The Flyers' 40th year anniversary season turned out to be the worst in franchise history. Having lost Michal Handzus in a trade with Chicago, Kim Johnsson to free agency and Eric Desjardins and team captain Keith Primeau to retirement in the off-season, the Flyers found themselves without many leaders to guide the team. Peter Forsberg replaced Primeau as team captain, but a chronic foot injury had him in and out of the lineup throughout the season and limited his effectiveness. Eight games into the regular season and with a record of 1–6–1, General Manager Bob Clarke resigned and head coach Ken Hitchcock was fired. Assistant coach John Stevens replaced Hitchcock and assistant general manager Paul Holmgren took on Clarke's responsibilities on an interim basis.

The changes did little to improve the Flyers fortunes in 2006–07 as setting franchise records for futility became the norm. They had several multiple-game losing streaks including a franchise worst 10-game losing streak and a 12-game home losing streak that stretched from November 29 to February 10. Ultimately, the Flyers finished with a 22–48–12 record, the most losses in franchise history and the worst record in the league. They also set the NHL record for the biggest points drop off in the standings in a one-year span (101 points in 2005–06 to 56 points in 2006–07, a difference of 45 points).

With the team clearly on the verge of missing the playoffs for the first time in 13 years, Holmgren set his sights on rebuilding the team and preparing for the future. Forsberg, unwilling to commit to playing next season, was traded to Nashville for Scottie Upshall, Ryan Parent, and 2007 1st and 3rd-round draft picks. Veteran defenseman Alexei Zhitnik was traded to the Atlanta Thrashers for prospect defenseman Braydon Coburn and disappointing off-season acquisition Kyle Calder was sent to Detroit via Chicago in exchange for defenseman Lasse Kukkonen. The Flyers also acquired goaltender Martin Biron from Buffalo for a 2007 2nd-round pick. Given wide praise for his efforts, the Flyers gave Holmgren a two-year contract and removed the interim label from his title.


The Flyers began the 2007-08 season with the intention of putting the disaster of the previous season behind them. In June, the Flyers made a trade which sent the first round draft pick they had acquired in the Forsberg trade (23rd overall) back to Nashville for the rights to negotiate with impending unrestricted free agents Kimmo Timonen and Scott Hartnell. Both were signed to six-year contracts. After much speculation as to whether the Flyers would trade the 2nd overall pick in the 2007 NHL Entry Draft, the Flyers stayed put and selected New Jersey native James vanRiemsdyk.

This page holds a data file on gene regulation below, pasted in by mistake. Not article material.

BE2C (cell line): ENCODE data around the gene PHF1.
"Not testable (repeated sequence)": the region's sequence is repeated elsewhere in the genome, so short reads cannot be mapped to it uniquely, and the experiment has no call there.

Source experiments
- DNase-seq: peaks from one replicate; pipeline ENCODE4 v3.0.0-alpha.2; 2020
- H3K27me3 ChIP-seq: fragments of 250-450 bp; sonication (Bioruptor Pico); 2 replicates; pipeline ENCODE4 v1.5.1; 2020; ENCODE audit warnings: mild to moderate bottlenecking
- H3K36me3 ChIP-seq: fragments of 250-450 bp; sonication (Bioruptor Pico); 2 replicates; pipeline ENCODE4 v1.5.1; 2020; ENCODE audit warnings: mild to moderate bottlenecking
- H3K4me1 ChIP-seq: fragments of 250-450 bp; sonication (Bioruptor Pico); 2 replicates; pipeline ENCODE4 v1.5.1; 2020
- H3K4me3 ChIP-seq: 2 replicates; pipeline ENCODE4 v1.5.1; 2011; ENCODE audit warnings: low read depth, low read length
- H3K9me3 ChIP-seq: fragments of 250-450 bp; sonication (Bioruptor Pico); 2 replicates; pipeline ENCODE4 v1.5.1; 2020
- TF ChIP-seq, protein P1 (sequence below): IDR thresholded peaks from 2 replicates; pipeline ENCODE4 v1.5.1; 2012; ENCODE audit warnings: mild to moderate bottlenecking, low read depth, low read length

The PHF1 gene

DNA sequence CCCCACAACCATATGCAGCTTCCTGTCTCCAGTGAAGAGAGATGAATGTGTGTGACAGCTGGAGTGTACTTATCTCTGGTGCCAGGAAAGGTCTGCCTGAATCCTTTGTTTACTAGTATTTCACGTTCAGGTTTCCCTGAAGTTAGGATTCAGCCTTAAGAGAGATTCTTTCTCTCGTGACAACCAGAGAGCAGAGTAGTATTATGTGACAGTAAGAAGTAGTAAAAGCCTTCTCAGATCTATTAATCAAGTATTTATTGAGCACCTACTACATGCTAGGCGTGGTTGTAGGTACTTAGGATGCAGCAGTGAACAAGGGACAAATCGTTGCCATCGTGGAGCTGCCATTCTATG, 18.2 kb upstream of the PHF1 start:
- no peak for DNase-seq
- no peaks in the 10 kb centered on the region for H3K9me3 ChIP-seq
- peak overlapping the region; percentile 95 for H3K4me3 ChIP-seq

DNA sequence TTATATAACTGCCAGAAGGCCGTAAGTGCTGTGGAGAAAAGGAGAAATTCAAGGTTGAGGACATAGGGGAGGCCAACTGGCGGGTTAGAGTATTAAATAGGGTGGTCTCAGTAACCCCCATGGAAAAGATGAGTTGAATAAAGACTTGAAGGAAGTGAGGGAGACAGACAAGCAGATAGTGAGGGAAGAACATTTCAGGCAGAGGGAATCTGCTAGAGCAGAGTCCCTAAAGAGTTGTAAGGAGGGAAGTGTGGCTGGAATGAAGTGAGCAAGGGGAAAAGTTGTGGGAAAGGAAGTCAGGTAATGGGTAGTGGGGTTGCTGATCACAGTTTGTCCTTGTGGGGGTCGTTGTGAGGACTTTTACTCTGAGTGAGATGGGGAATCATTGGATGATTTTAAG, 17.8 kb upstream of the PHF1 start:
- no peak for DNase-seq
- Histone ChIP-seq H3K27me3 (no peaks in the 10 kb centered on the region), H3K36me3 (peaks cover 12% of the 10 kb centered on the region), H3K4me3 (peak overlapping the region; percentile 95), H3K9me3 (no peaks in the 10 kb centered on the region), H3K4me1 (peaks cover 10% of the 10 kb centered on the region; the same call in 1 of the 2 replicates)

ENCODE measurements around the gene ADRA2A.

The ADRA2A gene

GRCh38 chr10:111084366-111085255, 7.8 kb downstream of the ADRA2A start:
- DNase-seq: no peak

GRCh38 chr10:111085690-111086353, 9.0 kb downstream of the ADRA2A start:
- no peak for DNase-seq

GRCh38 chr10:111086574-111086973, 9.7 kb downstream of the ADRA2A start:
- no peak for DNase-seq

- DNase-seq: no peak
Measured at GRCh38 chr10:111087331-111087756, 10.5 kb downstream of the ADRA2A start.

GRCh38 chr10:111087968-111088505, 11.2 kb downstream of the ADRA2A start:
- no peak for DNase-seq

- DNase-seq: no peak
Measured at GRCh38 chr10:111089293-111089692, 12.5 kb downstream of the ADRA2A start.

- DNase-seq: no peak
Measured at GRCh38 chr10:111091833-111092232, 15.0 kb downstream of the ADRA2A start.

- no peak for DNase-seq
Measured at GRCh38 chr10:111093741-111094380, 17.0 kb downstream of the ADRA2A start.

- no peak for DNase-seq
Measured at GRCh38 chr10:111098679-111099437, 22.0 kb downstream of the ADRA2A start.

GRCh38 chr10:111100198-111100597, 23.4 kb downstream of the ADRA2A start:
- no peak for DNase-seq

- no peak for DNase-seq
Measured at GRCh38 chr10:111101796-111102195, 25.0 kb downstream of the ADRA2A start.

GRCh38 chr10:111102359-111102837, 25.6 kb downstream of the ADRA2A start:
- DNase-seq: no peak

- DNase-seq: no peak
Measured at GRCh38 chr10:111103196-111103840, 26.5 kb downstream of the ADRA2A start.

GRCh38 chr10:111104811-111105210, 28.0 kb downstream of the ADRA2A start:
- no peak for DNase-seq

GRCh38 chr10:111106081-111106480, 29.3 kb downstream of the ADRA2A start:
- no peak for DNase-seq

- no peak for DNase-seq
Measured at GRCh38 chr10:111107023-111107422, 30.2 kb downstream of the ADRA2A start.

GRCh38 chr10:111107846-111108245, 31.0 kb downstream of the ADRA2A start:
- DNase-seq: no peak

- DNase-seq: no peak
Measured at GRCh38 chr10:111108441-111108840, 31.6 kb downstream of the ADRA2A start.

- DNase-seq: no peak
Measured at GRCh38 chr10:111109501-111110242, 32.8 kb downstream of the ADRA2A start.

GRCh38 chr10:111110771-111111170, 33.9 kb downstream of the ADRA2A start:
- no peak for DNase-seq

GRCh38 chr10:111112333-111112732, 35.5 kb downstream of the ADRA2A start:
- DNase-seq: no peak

The Flyers wasted no time in addressing their free agent needs. On July 1, the Flyers signed Buffalo co-captain Daniel Briere to an 8-year, $52 million contract. Continuing to revamp their defensive core, Joni Pitkanen and Geoff Sanderson were traded to Edmonton for Oilers captain Jason Smith and Joffrey Lupul. Smith was named Flyers captain on October 1st.

The season began in the image of the "Broad Street Bullies" era, with multiple-game suspensions handed out to 5 separate players, the most serious being 25-game suspensions to Steve Downie and Jesse Boulerice for two separate incidents. A 7-3 start in October and a 9-3-1 January run had the Flyers near the top of both the division and conference standings. But a disasterous 10-game losing streak in February reminiscent of such a streak the previous season nearly derailed the Flyers' season. An 8-3-4 run in March coupled with two huge wins over New Jersey and Pittsburgh over the final weekend of the regular season put the Flyers back in the playoffs as the 6th seed and a 1st round matchup with Washington.

After taking a 3 games to 1 lead over Washington, the Capitals won Games 5 and 6 to force a Game 7 in Washington. Coming back from a 2-0 deficit, the Flyers won the series in overtime on Joffrey Lupul's powerplay goal. The Flyers then drew a matchup with heavily-favored Montreal in the 2nd round. Despite being outshot and outplayed a majority of the series, the Flyers upset Montreal in 5 games and advanced to the Eastern Conference Finals for the 1st time since 2003-04 to face Pittsburgh. Before the start of the series, the Flyers suffered a fatal blow when it was learned that Kimmo Timonen was out with a blood clot in his ankle. Coupled with a gruesome facial injury to Braydon Coburn in Game 2, Pittsburgh ran roughshod over the Flyers' depleted defense and jumped out to a 3-0 series lead. The Flyers won Game 4 at home to stave off elimination, and although Timonen returned for Game 5, Pittsburgh finished off the Flyers in 5 games.


External links

* [http://www.philadelphiaflyers.com/ Philadelphia Flyers official website]
* [http://www.flyershistory.net/ Flyers History - unofficial fan website]

Wikimedia Foundation. 2010.